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Uga Dumpis: Slimnīcā no kovida un gripas nevar pasargāt nevienu

Doctors raise alarm over Covid spreading in hospitals

Medical workers raise the alarm that the number of Covid-19 cases is increasing again in Latvian hospitals. Almost none of those found to have the infection have got a booster jab this year. Although in Latvia the annual vaccine is available to everyone and free of charge, residents have little interest in it, Latvian Television reported on November 14.

Hospitals are already looking at different options for how to work if the number of Covid patients becomes critical again. Infectologist Uga Dumpis said that the Covid morbidity peak is still to be expected and is likely to be parallel to the flu epidemic.

None of the people met at Stradiņš Hospital by LTV have been vaccinated against Covid this autumn. 

“I don't know if I need to repeat.” 

“I haven't been sick with Covid, I haven't been sick with the flu either. Decades. They don't stick.” 

“We have had it, […] if we get sick - we get sick.”

“I don't see a huge point in that.” 

But Covid is already present in the Stradins. This weekend, 45 patients in different departments have been found to have the condition and the numbers continue to climb.

Jānis Gardovskis, head of the hospital surgery clinic, said that Covid once again “has changed, got different.”

“Patients and staff are getting infected and sick a lot. Yes, it's a lighter form, but as a surgeon, I have to say that after surgeries, patients have a much heavier recovery [if they are ill],” the doctor noted.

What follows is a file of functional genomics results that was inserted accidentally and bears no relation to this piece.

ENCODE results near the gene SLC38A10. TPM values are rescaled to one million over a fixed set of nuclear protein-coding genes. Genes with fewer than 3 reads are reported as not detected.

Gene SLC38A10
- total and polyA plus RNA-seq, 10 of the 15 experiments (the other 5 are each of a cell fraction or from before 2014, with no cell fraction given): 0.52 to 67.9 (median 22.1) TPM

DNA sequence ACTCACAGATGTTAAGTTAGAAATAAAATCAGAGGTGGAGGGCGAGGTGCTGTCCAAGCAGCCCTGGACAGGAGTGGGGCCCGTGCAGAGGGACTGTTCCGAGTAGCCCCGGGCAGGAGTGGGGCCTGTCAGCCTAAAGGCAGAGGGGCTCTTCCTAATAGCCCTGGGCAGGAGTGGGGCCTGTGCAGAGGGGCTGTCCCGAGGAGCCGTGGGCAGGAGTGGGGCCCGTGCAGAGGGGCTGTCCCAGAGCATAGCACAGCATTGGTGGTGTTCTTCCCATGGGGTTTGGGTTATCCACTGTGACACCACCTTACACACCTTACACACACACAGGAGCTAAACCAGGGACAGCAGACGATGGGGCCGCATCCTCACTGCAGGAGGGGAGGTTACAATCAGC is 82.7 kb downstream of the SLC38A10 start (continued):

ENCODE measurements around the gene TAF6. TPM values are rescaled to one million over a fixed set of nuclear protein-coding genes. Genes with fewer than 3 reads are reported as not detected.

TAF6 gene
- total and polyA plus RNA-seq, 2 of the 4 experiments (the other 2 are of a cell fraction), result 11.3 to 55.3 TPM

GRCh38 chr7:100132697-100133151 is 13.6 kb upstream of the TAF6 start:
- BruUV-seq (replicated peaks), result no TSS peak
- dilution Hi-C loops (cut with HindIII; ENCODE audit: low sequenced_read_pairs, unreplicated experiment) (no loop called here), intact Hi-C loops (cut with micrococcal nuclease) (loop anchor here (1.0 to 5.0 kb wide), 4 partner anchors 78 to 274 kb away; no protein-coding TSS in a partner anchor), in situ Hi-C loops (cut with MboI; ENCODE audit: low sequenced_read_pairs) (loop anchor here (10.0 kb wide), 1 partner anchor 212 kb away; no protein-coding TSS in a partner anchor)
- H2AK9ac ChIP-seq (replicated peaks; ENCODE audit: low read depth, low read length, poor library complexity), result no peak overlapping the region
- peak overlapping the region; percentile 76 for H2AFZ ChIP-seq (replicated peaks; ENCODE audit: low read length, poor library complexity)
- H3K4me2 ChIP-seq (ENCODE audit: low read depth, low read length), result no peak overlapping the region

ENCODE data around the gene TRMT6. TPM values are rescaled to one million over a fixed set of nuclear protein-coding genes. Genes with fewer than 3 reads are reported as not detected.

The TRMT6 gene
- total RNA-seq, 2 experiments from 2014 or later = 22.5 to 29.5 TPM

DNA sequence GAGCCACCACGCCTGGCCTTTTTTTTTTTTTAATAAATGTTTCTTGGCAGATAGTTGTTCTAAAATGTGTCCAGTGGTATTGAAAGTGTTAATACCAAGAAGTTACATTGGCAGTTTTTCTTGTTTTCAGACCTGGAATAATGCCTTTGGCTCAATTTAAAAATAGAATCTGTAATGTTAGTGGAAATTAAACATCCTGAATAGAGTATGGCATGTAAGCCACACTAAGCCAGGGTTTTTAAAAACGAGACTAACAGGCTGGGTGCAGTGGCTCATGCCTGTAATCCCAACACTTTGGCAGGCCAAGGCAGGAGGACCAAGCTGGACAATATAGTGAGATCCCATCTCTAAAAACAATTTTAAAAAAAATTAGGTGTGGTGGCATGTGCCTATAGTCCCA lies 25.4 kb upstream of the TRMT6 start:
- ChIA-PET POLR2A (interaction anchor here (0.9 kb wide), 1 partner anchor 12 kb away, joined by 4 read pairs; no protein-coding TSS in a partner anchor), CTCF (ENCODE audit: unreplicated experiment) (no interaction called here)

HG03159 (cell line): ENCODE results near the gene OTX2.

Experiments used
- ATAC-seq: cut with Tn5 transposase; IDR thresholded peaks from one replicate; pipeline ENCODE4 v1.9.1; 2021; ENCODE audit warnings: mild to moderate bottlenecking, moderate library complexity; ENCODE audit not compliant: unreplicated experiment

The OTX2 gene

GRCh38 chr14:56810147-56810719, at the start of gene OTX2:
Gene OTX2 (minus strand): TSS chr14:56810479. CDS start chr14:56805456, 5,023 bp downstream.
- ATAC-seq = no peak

Doctor Kārlis Rācenis is again wearing a face mask and respirator.

“The illness is not that severe. But there are those risk groups for whom supposedly light symptoms turn into serious. It's very difficult at the hospital stage. No one wants the Covid departments again,” said Rācenis.

The experience of doctors at Riga East Hospital shows that often it's the loved ones who come to visit those in the hospital and bring the virus along with juice and tangerines.

So doctors are asking and urging those with signs of cough, runny nose, or other illnesses not to visit their loved ones in hospitals.

“Cough, sneeze. Comes with a runny nose. Bring with you young children who are sick. There are often cases of a severely ill relative getting an infection. We've already had a number of outbreaks like this in both the oral disease and surgery profile wards. Now we very much ask only visitors without any symptoms of illness to come,“ said Aleksejs Višņakovs, head of the RAKUS Emergency Medicine Clinic.

Uga Dumpis, head of infection monitoring at Stradiņš Hospital, said that “both staff and patients are sick, and a large proportion are infected at the hospital.”

'We had two waves at the same time last year, influenza and Covid, and that made hospital work hard. It's hard to say this year. We're in a wave of Covid, maybe the next one will come after a while, but maybe it'll keep climbing,” Dumpis said.

Last year, the flu flared up unexpectedly early - in December. This year it is forecast in January.

For patients with planned surgeries, doctors strongly recommend vaccinating against both Covid and flu. Covid vaccine is free for everyone. The flu vaccine is available free of charge to seniors aged 65 and over and other at-risk groups. Both jabs can be received at the same time.

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